Michigan Divorce Laws – What You Need to Know!

When a spouse in Michigan decides that is time to end his or her marriage, there are certain steps that must be taken and requirements that must be met. However, Michigan is a no-fault state, which means that neither spouse has to prove that there was cruelty, adultery or abandonment in the marriage in order for a divorce to be granted. The court simply requires “there has been a breakdown of the marriage relationship to the extent that the objects of matrimony have been destroyed and there remains no reasonable likelihood that the marriage can be preserved.” This means that it is highly unlikely that spouses can work things out.

There are instances where fault can be considered, however. For example, if you and your spouse do not agree on property division or child custody, the court may consider fault before ruling on the matters.

Is Divorce the Only Option in Michigan?

No. There are two other options that some spouses may consider: separate maintenance and annulment. Separate maintenance is different from a divorce, as you are still married. Issues such as child custody, parenting time, property division and more are decided by the court.

If you petition the court for separate maintenance and your spouse answers with a counterclaim asking for divorce, then the court will consider the case to be a divorce case. Separate maintenance might be filed for because the petitioner has a religious object to divorce or because of another reason that you want to stay married.

An annulment is a ruling by the court that the marriage never happened. There are only a few legal reasons that an annulment could be granted:

  • Use of force or fraud to enter into the marriage
  • The parties are too closely related
  • Age
  • Mental incompetence or deficiency
  • Bigamy

How Is Marital Property Divided in a Michigan Divorce?

In a divorce in Michigan, marital property will be split fairly, as will any debt accumulated during the marriage. Pension and retirement plans are also considered marital property and the other spouse can be awarded part of the benefits.

Separate property is different from marital property. It is property that one spouse owned before he or she was married. It can also be property that one spouse inherited while married, but the inheritance was kept separate from the couple’s combined assets. In most cases, separate property is returned to the spouse who owns it.

If the division of marital property and debt is not agreed upon by you and your spouse before going in front of the court, then the court will determine how it will be divided. There are several factors that the court will consider, including:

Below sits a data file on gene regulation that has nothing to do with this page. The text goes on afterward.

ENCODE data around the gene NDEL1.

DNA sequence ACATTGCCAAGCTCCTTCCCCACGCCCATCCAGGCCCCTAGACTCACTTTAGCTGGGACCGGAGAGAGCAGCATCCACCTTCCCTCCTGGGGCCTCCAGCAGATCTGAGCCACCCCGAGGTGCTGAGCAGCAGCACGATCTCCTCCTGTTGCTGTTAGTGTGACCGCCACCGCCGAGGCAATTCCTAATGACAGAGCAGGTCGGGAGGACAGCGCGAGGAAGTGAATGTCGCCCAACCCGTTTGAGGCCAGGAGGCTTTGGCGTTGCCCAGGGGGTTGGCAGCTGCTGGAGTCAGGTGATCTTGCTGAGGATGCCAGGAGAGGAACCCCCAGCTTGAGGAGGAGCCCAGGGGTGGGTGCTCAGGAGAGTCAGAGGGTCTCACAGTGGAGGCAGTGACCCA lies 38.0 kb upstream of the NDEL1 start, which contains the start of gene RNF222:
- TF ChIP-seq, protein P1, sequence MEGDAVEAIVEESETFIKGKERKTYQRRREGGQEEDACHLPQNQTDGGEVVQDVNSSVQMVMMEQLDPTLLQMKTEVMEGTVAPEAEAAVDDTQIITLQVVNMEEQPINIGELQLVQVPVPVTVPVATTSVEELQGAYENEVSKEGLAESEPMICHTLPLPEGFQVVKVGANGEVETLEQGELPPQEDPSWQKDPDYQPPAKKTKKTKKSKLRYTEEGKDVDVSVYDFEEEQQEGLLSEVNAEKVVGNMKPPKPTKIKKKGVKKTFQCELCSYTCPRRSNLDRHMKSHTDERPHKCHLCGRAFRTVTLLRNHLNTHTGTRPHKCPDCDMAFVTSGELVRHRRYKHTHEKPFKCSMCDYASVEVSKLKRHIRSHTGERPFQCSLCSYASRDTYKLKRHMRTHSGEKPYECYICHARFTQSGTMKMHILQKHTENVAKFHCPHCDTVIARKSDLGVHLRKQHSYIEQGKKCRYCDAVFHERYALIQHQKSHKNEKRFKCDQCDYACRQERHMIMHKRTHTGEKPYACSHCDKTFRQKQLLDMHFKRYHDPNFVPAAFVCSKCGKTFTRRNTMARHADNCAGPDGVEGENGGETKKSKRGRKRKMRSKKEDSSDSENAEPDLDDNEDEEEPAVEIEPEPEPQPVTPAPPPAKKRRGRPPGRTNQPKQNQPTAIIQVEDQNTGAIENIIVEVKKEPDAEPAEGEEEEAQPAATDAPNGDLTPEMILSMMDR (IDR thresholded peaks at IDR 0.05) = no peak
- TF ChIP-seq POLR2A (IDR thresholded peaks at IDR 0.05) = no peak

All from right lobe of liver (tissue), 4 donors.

• Fairness
  • Fault
  • How long you two were married
  • The ages of you and your spouse
  • The health of you and your spouse
  • The current living situation of you and your spouse, as well as you and your spouse’s needs
  • The ability of both spouses to make money

How Is Spousal Support Awarded?

Spousal support is not automatically or always awarded in Michigan divorces. If awarded, it may be permanent or temporary support or a lump sum payment may be required. The factors the court will consider include:

  • Fairness
  • Fault
  • How long you two were married (The longer you two were married, the better chance there is of an award for spousal support.)
  • How old you and your spouse are
  • The health of you and your spouse
  • The ability of both spouses to work
  • How much you or your spouse was awarded in property and debt
  • The ability of you and your spouse to pay spousal support
  • The marital standard of living.

How Is Child Custody and Parenting Time Decided?

The court will base its determination on child custody and parenting time based on what is in the child’s best interests. This is not always what you or your spouse may consider to be in your best interests. The court can award legal and physical custody on a sole or joint basis. Parenting time or visitation will be awarded when deemed appropriate by the court. The schedule for parenting can be worked out in court or it can be left up to both parents to determine.

The information on this page is meant to provide a general overview of the law. The laws in your state and/or city may deviate significantly from those described here. If you have specific questions related to your situation you should speak with a local attorney.

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